Explosive Welding of Metals: Part One

Explosive welding has a firm reputation for being an effective technique to join metals plates, often of dissimilar materials with a resulting high bond strength.
Some of the key applications of explosive welding include marine, heat exchangers and light weight metals sheets.

It is widely known that the explosive welding technique has established a reputation with respect to the joining of metal plates due to the high reliability of the obtained bond strength. Generally, explosive welding is performed to set plates with a fixed stand-off distance, and the welding is achieved by a high-velocity collision. The metal jet, formed ahead of the collision point, is vital for obtaining a sound bonding because the jet cleans and activates the metal surfaces ahead of the welding. Further, the hydrodynamic behavior of metals under extremely high-strain-rate and high pressure results in a wavy structure at the welded interface.

The application of explosive welding has unique advantages in joining metals that would frequently be incompatible, such as titanium or zirconium and steel. These clad materials are commonly used today in chemical process vessel construction. Intuitively, it may be assumed that the great pressures produced by various types of explosives used in bonding and forming processes could bring the metal plates together so forcefully that welding would naturally occur.

However, it has been shown that high pressure alone is not sufficient to form a satisfactory metallic bond. To achieve a metallic bond, atoms of one metal must come into intimate contact with atoms of the other metal. However, metals are generally coated with surface films including oxides (e.g., Al2O3), nitrides (e.g., AlN), and adsorbed gases (such as H2), which prevent sufficiently close contact. These surface films must be removed by effacement or dispersion before welding can be achieved. Once the films have been removed, the underlying metal can be brought together by high pressure to form the metallic weld. The surface film may also be dissipated in a melted region so that the weld is formed via a solidified zone.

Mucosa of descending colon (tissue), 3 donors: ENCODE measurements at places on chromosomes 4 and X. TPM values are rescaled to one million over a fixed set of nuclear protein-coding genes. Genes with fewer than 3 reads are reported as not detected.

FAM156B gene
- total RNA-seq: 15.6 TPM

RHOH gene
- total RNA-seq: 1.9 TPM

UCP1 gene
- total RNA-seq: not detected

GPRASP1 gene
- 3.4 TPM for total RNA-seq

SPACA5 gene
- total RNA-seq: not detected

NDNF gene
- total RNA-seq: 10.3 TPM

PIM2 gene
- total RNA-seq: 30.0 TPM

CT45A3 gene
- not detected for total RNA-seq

Explosive welding is of two types. The oblique and parallel configuration, the oblique configuration is shown in Figure 1, this method come into play when the size of plate is thin and small, but when the plate is large then parallel method is taken as shown in Figure 2.



Figure 1:The oblique configuration



Figure 2:The parallel configuration

In parallel method the plates to be welded are clean and polish very gently so as to form the good welding, in this process the base plate are keep at the ground in which the flyer plate is placed at top of it by the predefine distance called stand-off distance, the design of the stand-off should be able to bear and handle the load of flyer plate and explosive, above this buffer sheet is kept at the surface of flyer plate, so as to protect the top surface from damage due to the shock impact of the explosive. Now the prepared explosive placed in a box structure design at the perimeter of the flyer plate is placed at the top of the flyer plate.

Applications

Explosive welding is used in many different organization and industries, some of the important applications of explosive welding process include:

  • Used by the marine for the various applications for the structurally sound corrosion resistant of aluminum and steel.
  • Cylindrical components such as tubular transition joints, tube to tube plate and concentric cylinders.
  • Heat exchanger with a clad tube sheet and sheel.
  • To produce high strength weld between niobium and 6061- T651 Aluminum.
  • Feed water heater tubes.
  • Joining of dissimilar metals, e.g. steel to aluminum.
  • Joining of similar metals, e.g. Aluminum to aluminum [6].
  • Light weight metal sheets.

 

References

1. K. Hokamoto, Y. Ujimoto, M. Fujita: Basic Characteristics of the Explosive Welding Technique Using Underwater Shock Wave and Its Possibilities, Materials Transactions, Vol. 45, No. 9, 2004, p. 2897-2901;
2. C. Merriman: The fundamentals of explosion welding, Welding Journal, July 2006, p.27-29;
3. B. B. Sherpa, P. D. Kumar, U. Batra, A. Upadhyay, A. Agarwal: Study of the Explosive Welding Process and Applications, Advances in Applied Physical and Chemical Sciences-A Sustainable Approach, 2015, p.33-39, ISBN: 978-93-83083-72-5;

November, 2017
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